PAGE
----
Unlike Ceres, Munich Re recognized the importance of addressing the contribution of increasing concentration of wealth and population on rising losses. The press release heralding Severe Weather states: “Up to now, however, the increasing losses caused by weather related natural catastrophes have been primarily driven by socio-economic factors, such as population growth, urban sprawl and increasing wealth.” But the release goes on:
For thunderstorm-related losses the analysis reveals increasing volatility and a significant long-term upward trend in the normalized figures over the last 40 years. These figures have been adjusted to account for factors such as increasing values, population growth and inflation. A detailed analysis of the time series indicates that the observed changes closely match the pattern of change in meteorological conditions necessary for the formation of large thunderstorm cells. Thus it is quite probable that changing climate conditions are the drivers. The climatic changes detected are in line with the modelled changes due to human-made climate change.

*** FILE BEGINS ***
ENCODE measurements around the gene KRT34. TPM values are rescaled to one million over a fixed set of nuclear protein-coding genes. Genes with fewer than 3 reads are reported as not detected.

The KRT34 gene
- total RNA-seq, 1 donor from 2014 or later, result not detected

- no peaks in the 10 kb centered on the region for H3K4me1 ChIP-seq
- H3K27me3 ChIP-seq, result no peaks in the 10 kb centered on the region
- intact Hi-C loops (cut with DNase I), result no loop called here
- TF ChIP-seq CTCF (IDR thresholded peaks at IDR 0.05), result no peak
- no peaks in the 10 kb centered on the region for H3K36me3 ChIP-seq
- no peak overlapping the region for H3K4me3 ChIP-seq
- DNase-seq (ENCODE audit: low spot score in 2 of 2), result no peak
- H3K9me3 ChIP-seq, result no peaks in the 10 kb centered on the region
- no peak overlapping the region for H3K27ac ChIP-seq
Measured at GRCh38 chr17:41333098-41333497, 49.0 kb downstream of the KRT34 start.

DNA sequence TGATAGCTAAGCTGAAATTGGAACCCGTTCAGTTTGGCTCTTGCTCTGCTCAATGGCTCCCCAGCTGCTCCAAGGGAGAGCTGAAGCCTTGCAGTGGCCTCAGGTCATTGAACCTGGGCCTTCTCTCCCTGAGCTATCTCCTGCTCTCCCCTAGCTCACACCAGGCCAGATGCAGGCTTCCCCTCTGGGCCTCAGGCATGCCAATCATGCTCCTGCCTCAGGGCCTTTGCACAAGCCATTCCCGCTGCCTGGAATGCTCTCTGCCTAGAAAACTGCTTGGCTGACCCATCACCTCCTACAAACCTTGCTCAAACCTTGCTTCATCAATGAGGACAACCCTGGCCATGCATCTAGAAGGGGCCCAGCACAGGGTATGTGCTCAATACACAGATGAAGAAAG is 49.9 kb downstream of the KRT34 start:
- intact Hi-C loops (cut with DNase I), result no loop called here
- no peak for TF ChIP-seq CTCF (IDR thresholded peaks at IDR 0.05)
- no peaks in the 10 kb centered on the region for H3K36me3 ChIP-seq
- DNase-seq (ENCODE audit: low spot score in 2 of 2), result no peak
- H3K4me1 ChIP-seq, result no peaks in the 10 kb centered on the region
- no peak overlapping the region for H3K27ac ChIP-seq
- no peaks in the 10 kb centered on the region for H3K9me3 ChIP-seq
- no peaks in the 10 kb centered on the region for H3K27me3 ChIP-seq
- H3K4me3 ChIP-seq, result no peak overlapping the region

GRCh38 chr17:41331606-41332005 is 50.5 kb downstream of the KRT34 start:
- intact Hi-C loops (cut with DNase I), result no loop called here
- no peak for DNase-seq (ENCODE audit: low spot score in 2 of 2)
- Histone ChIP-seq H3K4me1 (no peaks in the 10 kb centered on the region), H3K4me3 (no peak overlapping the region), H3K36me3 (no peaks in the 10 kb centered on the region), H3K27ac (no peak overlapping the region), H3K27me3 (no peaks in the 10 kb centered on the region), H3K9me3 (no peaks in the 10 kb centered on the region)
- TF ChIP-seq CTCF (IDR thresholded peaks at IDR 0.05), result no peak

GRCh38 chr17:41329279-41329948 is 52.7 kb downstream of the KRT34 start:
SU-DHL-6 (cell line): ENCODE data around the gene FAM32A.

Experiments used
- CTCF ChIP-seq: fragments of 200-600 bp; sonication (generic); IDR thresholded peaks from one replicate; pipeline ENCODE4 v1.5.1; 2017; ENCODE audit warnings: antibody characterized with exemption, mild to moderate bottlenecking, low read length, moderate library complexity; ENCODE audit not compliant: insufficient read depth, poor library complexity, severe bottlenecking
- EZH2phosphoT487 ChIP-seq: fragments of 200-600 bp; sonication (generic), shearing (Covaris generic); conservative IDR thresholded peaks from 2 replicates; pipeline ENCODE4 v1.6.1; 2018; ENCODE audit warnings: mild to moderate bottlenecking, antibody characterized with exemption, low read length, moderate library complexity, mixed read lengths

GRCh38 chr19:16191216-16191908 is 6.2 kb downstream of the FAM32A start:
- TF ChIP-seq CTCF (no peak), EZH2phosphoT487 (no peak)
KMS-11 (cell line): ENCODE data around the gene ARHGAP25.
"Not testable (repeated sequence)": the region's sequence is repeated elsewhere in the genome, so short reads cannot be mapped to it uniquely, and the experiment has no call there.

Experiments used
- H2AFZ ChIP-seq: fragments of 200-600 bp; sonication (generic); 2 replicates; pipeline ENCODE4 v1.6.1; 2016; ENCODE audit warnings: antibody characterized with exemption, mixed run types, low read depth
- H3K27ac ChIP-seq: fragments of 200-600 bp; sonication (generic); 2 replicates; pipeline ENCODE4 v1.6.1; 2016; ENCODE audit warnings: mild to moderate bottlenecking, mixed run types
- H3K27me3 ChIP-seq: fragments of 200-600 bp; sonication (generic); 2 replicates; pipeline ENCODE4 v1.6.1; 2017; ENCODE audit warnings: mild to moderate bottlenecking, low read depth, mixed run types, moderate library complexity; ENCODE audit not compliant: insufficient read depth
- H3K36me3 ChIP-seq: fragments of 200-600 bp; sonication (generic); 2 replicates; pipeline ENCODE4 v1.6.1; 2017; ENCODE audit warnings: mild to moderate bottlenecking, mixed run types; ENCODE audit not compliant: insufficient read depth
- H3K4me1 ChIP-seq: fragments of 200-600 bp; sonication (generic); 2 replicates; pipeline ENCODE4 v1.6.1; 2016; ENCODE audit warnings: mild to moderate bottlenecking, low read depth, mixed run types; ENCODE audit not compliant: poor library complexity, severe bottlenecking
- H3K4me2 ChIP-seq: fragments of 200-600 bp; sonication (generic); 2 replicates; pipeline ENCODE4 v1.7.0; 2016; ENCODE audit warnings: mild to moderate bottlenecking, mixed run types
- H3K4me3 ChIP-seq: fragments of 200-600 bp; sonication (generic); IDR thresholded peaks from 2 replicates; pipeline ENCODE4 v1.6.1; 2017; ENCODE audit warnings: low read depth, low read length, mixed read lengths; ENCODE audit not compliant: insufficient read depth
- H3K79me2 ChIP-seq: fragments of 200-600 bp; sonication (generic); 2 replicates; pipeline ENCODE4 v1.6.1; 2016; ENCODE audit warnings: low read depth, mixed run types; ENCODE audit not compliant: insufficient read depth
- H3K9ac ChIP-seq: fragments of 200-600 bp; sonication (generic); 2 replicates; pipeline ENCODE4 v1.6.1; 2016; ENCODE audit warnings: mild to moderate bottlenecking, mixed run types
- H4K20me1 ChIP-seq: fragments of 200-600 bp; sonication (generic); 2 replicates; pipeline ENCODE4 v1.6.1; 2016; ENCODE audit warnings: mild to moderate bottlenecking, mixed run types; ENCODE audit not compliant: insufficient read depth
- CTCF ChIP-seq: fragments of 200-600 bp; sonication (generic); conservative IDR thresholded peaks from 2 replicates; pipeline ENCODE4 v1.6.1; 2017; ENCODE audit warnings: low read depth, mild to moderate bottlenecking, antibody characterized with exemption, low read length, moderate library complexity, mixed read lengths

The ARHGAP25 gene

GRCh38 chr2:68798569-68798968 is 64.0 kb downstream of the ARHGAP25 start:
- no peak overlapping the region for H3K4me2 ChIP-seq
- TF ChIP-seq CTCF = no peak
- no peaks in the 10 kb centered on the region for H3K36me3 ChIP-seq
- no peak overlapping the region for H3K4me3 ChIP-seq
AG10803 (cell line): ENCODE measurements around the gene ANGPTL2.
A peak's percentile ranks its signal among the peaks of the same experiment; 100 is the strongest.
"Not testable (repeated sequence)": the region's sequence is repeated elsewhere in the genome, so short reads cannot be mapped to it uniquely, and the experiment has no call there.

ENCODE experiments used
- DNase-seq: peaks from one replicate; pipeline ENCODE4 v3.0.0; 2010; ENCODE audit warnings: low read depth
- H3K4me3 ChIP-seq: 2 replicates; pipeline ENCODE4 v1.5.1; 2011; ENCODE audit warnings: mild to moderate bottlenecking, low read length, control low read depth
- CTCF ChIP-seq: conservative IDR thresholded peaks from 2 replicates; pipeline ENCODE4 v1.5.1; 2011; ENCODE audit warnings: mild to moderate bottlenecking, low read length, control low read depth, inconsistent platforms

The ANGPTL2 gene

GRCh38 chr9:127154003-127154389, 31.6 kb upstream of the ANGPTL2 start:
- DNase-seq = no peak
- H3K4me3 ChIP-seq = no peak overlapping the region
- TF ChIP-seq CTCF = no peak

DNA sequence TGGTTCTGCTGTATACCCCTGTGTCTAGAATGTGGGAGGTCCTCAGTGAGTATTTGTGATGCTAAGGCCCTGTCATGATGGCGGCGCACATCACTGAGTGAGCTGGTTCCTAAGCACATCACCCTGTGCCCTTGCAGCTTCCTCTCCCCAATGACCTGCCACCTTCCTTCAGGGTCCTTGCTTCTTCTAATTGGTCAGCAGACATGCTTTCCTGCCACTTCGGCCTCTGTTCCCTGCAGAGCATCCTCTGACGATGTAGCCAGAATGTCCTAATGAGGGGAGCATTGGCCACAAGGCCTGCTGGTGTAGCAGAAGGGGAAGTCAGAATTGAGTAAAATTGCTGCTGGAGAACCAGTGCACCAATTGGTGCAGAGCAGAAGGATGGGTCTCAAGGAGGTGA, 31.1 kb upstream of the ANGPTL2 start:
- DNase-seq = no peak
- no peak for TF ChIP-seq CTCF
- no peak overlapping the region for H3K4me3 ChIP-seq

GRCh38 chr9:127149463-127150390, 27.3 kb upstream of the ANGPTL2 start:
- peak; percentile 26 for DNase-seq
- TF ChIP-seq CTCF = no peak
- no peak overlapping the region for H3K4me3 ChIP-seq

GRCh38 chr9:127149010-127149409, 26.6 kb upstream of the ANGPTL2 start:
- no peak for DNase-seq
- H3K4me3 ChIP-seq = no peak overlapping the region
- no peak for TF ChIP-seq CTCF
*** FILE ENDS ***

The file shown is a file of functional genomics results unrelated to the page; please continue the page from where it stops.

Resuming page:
Munich Re concludes that this is the “ initial climate-change footprint” in US loss data from the last four decades. “Previously, there had not been such a strong chain of evidence.” There it is: losses are increasing independently of increases in wealth and population and climate change is a cause.
As noted above, others disagree with this conclusion. In fact, Munich Re has been slammed in the press and in the blogosphere for over-hyping the risk in the search for profits. What the criticism misses is that Munich Re is putting its information out into the marketplace. Consumers are free to accept or reject it. Those choices ultimately end up being reflected in the bottom line.